Many or all of the products here are from our partners. We may earn a commission from offers on this page. It’s how we make money. But our editorial integrity ensures our experts’ opinions aren’t influenced by compensation. Terms may apply to offers listed on this page.
Attempting to spend more money than you currently have in your checking account is called an overdraft. Normally, your bank or credit union just declines the transaction and may charge an insufficient funds fee. But if you'd rather the transaction went through anyway, you can opt into overdraft protection. Here's a closer look at what that is and how it works.
Overdraft protection helps you fund purchases when you don't have the cash immediately, but it can be costly. Banks used to auto-enroll customers in overdraft coverage, but the government now requires you to opt into this service.
Your bank could offer you any of the following overdraft protection options:
All of these methods come at a cost and you'll pay a fee for every single overdraft. That can be costly, especially if you make several purchases before realizing you've overdrawn your account. There are also other limitations to overdraft protection.
Overdraft protection has a few drawbacks other than cost that you should be aware of.
If you have a linked savings account, you could still wind up with an NSF fee and a declined transaction if you don't have sufficient funds in your savings account to cover the overdraft. The same thing is true if you have a linked credit card or an overdraft line of credit and you exceed your credit limit.
Some banks limit the number of overdraft fees they'll charge you in a day or month, but many do not. Ask your bank if you're unsure how it handles this.
If you have a linked savings account and overdraw your account repeatedly, you could face penalties for making more than six savings account withdrawals per month. However, this rule is not in place during the pandemic.
If your account remains overdrawn for several weeks, your bank may charge you an extended overdraft fee on top of the initial overdraft fees.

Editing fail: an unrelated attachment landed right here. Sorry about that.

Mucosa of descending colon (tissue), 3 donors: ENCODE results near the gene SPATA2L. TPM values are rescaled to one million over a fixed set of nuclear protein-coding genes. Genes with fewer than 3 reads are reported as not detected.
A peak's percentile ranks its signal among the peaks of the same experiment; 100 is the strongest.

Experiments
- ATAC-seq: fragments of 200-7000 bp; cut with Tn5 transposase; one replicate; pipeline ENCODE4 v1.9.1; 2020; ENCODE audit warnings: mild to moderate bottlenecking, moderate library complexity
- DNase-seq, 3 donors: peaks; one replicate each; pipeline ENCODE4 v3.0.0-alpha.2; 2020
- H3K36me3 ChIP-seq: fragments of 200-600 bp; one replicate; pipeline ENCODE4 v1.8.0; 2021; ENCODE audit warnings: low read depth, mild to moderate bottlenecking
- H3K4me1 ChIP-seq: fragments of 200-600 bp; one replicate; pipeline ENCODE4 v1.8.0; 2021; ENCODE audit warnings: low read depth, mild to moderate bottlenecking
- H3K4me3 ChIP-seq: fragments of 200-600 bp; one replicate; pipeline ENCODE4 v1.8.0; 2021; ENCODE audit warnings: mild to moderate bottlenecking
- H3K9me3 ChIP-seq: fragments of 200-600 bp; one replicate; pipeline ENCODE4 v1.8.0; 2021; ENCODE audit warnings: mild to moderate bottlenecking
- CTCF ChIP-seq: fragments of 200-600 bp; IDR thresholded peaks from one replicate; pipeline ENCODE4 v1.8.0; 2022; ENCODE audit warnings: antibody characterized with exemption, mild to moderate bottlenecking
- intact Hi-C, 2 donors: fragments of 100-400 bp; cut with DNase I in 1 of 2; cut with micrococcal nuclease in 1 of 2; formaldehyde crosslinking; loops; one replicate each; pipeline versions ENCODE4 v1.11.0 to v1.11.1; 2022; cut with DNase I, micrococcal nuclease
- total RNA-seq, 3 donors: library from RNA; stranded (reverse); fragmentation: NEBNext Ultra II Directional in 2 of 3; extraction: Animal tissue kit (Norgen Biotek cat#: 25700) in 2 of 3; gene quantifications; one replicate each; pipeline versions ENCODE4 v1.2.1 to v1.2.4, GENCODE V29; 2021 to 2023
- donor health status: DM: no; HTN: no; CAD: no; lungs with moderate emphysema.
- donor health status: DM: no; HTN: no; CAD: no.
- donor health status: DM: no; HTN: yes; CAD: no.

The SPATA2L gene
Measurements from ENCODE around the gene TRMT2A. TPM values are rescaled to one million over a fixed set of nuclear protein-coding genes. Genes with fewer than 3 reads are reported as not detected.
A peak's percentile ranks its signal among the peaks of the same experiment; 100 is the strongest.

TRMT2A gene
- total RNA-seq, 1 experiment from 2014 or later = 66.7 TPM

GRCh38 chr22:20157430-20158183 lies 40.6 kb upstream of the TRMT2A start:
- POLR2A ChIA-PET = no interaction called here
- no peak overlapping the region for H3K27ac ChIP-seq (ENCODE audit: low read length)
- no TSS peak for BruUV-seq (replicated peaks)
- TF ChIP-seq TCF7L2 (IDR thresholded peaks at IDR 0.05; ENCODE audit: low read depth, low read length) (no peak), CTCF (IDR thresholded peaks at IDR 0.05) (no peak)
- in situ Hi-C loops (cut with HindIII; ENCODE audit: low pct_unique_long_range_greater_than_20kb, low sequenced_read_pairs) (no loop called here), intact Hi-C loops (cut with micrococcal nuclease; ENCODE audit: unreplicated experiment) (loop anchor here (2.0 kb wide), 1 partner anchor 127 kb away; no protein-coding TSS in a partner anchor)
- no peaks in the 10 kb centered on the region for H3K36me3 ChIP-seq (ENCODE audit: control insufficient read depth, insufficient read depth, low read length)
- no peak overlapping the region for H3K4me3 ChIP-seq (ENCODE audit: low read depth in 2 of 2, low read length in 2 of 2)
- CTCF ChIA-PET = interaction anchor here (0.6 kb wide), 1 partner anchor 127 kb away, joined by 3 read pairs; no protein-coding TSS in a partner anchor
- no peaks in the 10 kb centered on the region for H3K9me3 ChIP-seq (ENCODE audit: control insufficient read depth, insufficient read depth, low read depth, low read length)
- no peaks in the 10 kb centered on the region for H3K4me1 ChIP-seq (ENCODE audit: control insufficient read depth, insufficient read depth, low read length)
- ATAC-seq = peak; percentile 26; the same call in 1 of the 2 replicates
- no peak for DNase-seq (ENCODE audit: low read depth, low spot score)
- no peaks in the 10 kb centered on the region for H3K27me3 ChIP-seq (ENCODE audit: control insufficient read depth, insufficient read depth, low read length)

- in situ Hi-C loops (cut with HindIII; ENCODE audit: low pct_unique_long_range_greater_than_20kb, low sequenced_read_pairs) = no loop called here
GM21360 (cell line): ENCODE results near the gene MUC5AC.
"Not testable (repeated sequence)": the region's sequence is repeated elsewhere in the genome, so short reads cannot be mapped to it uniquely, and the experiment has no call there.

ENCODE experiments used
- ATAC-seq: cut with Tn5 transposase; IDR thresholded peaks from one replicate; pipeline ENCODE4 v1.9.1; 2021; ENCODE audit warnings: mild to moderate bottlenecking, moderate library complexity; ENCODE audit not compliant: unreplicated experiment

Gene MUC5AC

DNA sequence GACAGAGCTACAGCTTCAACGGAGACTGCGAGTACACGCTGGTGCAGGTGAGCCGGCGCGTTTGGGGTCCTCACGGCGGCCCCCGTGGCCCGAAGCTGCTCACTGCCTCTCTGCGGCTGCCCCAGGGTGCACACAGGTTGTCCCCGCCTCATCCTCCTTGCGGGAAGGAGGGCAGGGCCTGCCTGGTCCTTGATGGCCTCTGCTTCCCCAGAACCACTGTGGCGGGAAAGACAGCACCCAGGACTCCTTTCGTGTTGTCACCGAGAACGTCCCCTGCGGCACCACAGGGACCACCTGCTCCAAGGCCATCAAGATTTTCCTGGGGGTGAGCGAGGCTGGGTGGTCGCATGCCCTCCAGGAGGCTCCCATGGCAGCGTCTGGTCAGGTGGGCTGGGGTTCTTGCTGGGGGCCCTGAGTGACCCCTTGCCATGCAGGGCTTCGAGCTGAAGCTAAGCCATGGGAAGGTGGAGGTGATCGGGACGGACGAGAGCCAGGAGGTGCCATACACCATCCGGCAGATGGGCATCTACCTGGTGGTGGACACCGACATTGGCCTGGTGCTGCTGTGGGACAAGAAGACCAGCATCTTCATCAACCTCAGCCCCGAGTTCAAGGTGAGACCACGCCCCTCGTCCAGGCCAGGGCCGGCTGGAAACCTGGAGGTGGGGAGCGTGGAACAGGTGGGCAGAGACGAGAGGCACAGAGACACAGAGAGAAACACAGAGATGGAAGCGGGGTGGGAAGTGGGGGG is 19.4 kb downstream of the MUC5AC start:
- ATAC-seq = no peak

It could also report you to a collections agency and ChexSystems, the reporting agency that tracks how responsibly you've managed your bank accounts in the past.
Your overdraft fees depend on your bank and method of overdraft protection. You may only pay $10 to $12 per overdraft for linking a savings account, credit card, or line of credit, while you could pay $35 or more if your bank charges you a per-transaction fee. Overdraft lines of credit and linked credit card balances will also accrue interest. In contrast, the NSF fee you could pay if you didn't have overdraft protection would be around $35.
How much you pay also depends on how your bank orders your transactions. Some use the chronological approach, which records your purchases in the order you made them, while others order your daily purchases from largest to smallest
If you have $200 in your checking account and you use your debit card to make a $5, a $10, a $25, and a $200 purchase before you realize you've overdrawn your account, you'd only pay a single overdraft fee for the $200 purchase if your bank used the chronological approach. But you'd pay three separate fees for the three smaller items if your bank ordered your purchases from smallest to largest.
Your bank's overdraft protection service can definitely be useful if you find yourself in a bind where you need cash immediately in an emergency, but it can also get costly fast. If you're considering opting in, know your bank's overdraft protection options and any associated fees and make sure you're comfortable with them.
Even better, avoid overdrafts altogether. Here are some tips:
Overdraft protection isn't inherently good or evil. It can be either depending on your situation. Having a thorough understanding of how it works is key to knowing whether it's right for you. But when in doubt, it's better to skip overdraft protection and just keep an eye on your balances.
We’re firm believers in the Golden Rule, which is why editorial opinions are ours alone and have not been previously reviewed, approved, or endorsed by included advertisers. The Ascent does not cover all offers on the market. Editorial content from The Ascent is separate from The Motley Fool editorial content and is created by a different analyst team. The Motley Fool has a Disclosure Policy. The Author and/or The Motley Fool may have an interest in companies mentioned.